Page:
October 18, 2011

The Necklace

This is the necklace my daughter earned for being the MVP player on her soccer team.  She got to keep it for a week, and then had to hand it over, to be given to another girl at the next game.   Her team didn't win the week she earned the necklace, and she didn't make a goal.  In fact, her team has only won one game so far, and the season ends on November 5.

No matter.  At the risk of hyperbole and proud-parent gushing, I've been  awestruck with Lily, and this whole soccer thing.  At 9 1/2, she is somewhat "old" to be playing for the first time.  Here in our corner of suburbia, it feels like every other child from age 4 on up plays in the recreational soccer league.   I'm not the type to force my kids into any activity they don't show an interest in, and for years, when I'd ask if she wanted to play soccer, she'd shake her head and utter a vehement, "NO!"

That's my girl, I'd think. Just like her mom, a lazy, curled in the corner with a book and a head full of hazy images kind of girl. No running around in cleats for us, thank you.

And then, this summer, she said, "I think I want to play soccer."
"Um, like on a team?" I asked.
 "Yes!" she said, and then went on to describe all the fun she'd been having at recess, kicking the ball around with her friends.
"Okay then," I said, but in my head I thought....really? 

She started the season slowly, literally.  My husband and I would watch her at practice, at her early games, moving around on the field like she had ankle weights attached.  She didn't know the basic rules, needed positions explained over and over.   No matter.  The day of her first game, it was 103-degrees at 11 o'clock.  She was sweating hard, and flushed a blotchy red color that I'd never seen on her face before.  Except for exclaiming about the heat, she didn't complain.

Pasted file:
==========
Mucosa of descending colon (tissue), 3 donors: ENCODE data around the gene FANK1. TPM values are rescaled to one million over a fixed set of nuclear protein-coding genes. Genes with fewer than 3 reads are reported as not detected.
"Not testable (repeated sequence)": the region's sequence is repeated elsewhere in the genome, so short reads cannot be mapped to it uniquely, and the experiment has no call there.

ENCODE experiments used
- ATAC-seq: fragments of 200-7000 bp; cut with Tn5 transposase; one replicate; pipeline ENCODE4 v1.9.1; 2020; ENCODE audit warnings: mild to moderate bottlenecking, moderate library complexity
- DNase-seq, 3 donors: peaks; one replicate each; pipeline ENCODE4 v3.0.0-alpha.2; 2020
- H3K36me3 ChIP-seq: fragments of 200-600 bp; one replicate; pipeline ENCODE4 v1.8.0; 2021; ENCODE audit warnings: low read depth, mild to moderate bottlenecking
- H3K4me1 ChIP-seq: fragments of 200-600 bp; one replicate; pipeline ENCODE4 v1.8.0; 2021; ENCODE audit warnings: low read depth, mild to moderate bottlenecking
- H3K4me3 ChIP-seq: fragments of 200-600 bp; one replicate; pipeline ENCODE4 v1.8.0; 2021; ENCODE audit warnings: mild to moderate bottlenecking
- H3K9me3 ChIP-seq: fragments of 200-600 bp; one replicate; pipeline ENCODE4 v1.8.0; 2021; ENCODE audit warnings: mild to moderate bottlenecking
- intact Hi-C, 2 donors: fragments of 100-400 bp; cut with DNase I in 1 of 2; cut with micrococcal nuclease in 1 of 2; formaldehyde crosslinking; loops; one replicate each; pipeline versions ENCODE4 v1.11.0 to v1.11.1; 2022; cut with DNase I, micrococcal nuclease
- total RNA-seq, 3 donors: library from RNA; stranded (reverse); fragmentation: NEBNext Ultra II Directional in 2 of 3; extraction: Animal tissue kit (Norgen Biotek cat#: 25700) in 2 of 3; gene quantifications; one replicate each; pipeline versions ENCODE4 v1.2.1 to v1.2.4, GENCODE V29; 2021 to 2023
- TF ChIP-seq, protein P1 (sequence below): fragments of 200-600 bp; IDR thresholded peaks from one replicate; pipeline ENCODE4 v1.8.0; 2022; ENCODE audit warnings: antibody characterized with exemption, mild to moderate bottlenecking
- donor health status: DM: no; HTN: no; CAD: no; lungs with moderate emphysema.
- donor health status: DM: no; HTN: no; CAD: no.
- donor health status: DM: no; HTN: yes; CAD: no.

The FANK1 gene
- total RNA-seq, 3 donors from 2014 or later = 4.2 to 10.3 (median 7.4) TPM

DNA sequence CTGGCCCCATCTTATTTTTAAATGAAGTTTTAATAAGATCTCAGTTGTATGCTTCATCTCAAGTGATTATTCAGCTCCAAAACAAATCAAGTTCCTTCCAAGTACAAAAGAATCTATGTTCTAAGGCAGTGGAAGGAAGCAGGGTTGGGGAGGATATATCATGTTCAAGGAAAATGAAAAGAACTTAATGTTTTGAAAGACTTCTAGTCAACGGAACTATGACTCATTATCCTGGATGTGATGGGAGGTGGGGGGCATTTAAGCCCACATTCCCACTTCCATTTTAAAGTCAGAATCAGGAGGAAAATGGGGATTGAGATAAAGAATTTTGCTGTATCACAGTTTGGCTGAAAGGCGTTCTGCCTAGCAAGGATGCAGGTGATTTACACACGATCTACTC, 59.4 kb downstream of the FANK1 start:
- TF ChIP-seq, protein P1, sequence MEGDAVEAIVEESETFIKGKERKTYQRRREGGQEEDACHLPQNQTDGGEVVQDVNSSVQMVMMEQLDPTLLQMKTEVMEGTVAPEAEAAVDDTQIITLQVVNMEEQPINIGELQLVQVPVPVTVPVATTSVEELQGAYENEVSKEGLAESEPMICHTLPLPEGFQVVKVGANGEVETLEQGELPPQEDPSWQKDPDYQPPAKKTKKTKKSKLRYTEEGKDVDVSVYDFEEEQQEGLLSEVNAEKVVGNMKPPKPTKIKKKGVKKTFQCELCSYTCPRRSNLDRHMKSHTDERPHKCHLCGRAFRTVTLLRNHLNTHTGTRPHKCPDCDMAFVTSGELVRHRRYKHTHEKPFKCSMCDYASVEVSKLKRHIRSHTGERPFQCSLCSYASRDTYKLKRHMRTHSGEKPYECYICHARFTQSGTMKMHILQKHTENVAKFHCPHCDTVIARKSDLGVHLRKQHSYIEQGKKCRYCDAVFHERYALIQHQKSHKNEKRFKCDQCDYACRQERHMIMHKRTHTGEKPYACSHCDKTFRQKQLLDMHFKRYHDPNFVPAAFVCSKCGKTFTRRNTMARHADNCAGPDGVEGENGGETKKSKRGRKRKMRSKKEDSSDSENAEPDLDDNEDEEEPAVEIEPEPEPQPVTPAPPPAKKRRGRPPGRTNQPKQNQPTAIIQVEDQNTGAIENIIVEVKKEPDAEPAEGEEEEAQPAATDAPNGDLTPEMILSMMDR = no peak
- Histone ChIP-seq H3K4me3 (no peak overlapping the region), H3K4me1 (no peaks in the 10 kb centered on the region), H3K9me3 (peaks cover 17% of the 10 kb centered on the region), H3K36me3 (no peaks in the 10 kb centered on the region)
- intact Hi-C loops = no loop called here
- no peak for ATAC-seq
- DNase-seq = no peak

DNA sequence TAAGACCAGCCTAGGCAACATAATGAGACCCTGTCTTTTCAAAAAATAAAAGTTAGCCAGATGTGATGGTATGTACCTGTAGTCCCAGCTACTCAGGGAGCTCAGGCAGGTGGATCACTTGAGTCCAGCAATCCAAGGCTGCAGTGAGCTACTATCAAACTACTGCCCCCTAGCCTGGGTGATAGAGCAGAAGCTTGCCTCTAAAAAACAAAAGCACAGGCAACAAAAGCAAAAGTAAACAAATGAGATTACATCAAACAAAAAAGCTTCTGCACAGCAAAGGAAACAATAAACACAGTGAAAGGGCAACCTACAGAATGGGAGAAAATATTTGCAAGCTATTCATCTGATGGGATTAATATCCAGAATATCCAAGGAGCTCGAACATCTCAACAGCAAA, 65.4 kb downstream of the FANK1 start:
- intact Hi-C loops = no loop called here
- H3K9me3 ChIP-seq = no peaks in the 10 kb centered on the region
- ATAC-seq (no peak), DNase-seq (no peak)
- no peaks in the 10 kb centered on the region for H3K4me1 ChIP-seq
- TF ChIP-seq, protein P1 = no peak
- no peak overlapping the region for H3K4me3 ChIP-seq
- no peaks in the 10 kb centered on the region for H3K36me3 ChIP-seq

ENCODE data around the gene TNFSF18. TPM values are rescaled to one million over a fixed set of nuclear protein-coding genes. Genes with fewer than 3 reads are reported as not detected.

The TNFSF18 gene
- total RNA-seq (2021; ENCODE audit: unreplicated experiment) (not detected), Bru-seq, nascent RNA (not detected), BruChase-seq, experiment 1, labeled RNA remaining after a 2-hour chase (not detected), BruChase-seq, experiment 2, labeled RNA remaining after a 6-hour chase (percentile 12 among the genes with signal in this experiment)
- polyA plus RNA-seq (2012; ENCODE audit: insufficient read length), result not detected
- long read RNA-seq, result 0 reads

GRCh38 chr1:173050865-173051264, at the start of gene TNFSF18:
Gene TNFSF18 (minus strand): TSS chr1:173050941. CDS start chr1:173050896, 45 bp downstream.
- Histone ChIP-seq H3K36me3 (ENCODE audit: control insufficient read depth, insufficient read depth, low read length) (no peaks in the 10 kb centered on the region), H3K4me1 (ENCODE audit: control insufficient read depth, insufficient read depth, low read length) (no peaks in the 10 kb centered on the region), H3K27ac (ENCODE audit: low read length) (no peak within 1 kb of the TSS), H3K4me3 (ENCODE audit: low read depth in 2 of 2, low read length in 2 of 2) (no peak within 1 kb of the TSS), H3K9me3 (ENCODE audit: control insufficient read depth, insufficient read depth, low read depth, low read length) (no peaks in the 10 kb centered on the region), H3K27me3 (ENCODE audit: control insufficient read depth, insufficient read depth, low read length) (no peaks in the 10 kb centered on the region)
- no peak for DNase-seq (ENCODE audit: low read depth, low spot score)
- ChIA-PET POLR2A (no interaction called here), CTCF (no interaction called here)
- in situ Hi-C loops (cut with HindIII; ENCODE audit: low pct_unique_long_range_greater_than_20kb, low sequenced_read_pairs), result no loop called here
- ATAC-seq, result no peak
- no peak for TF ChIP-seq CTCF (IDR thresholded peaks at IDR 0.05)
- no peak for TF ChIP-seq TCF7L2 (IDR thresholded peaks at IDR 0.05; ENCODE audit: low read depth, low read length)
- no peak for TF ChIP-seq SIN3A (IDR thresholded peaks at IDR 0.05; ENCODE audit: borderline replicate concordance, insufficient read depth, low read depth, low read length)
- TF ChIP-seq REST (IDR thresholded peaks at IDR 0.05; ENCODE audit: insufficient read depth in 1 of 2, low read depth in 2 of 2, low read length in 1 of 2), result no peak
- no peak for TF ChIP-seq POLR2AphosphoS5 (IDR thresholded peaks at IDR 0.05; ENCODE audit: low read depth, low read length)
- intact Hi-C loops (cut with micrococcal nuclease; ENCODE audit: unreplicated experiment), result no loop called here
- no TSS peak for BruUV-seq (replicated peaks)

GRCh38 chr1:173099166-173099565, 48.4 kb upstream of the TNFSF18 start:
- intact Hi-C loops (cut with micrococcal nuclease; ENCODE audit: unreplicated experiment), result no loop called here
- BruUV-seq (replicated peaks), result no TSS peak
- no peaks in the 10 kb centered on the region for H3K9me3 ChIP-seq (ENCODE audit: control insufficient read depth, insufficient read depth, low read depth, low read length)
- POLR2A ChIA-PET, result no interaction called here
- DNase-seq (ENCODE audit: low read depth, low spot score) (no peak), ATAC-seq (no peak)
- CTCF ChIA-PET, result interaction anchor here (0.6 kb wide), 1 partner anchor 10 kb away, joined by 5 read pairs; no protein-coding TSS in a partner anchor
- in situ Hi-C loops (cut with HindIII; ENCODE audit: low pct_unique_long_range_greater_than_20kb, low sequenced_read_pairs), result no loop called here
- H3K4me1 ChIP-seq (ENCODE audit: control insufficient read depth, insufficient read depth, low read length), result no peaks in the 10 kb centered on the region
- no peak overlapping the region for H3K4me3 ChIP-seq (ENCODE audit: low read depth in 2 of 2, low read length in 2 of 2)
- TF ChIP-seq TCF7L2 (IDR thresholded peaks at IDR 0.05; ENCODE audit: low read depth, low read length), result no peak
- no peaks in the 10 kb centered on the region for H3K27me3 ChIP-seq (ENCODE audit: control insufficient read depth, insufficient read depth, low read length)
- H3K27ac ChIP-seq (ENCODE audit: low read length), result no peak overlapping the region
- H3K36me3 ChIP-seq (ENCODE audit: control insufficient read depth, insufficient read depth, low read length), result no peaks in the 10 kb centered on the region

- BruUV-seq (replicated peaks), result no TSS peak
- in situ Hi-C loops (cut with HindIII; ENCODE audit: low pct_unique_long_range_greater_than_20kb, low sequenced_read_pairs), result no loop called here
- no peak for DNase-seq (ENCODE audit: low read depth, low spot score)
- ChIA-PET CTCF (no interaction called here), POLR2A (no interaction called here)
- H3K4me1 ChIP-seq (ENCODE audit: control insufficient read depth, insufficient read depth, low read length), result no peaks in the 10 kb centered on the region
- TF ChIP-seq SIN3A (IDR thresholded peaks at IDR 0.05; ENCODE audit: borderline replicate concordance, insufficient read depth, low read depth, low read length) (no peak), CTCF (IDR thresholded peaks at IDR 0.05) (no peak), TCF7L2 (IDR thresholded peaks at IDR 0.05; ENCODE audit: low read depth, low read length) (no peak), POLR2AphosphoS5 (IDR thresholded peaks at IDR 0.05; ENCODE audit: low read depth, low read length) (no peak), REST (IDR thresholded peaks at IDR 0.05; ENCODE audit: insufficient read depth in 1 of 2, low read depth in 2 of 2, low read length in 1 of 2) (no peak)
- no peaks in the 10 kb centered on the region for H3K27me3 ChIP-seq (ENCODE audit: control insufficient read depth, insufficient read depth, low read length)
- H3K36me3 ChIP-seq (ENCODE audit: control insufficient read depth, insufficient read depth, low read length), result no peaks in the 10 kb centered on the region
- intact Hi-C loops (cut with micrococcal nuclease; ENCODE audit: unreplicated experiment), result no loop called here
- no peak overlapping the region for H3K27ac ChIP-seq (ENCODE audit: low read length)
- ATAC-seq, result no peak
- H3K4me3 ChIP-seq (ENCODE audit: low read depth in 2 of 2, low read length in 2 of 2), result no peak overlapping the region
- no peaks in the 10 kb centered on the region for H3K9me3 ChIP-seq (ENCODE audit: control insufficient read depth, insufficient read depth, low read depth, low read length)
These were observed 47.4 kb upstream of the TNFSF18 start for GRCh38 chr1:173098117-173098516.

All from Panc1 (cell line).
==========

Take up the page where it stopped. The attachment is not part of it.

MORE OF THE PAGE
She hasn't complained, once, about the practice schedule, the early mornings, the way the routine of it all has started to slowly dictate our lives.  (Me, on the other hand...)  

I didn't play sports as a child. I was overweight until sixth grade, when puberty and hormones kicked in, melting away what was evidently mostly "baby fat."  In junior high, my glasses broke in half when a volleyball smacked me in the face.  Yeah. That kid.

I get a bit of ribbing from my mother, who worked for most of my and my sister's childhoods, about being a stay-at-home-mom. For years, she referred to my local friends as merely "the mommy's." But until this fall, she hasn't been able to officially call me a soccer mom.

Now she gets to call me a soccer mom.  It's a loose strand, a clue to tug at, in the tangled, knotted ball of yarn that is our mother-daughter relationship, that when I told my her over the phone that Lily (and her brother, too) would be playing soccer this fall, my mother's first response was:

"YOU'RE GONNA BE A SOCCER MOM!!!! BWAH-HA-HA-HA-HA!   Better you than me, that's all I can say!"

To which I could only reply: "Yep," because what else can you say to that?

So. Lily is playing soccer. She's in fourth grade. So far, she's having the most amazing, happy, social time of her life being nine years old, in the fourth grade, and part of a soccer team.    Last week, her team won their first game. And at that game, Lily kicked in her first-ever goal, the first goal her team had scored in weeks and weeks.

I sat on the sidelines, under our new Easy-Up shelter, and felt something go bursting in my heart: That's my girl.  Running around in the heat, with cleats and shin-guards, and talking already of playing again in the spring.   Then coming home and curling up in a corner with a book, her head full of hazy images of getting that Hogwart's acceptance letter in a couple of years

That's my girl, the one who screamed in surprise and joy when she earned that game necklace, for hard work and "battling for the ball."    And me, I'm her soccer mom.

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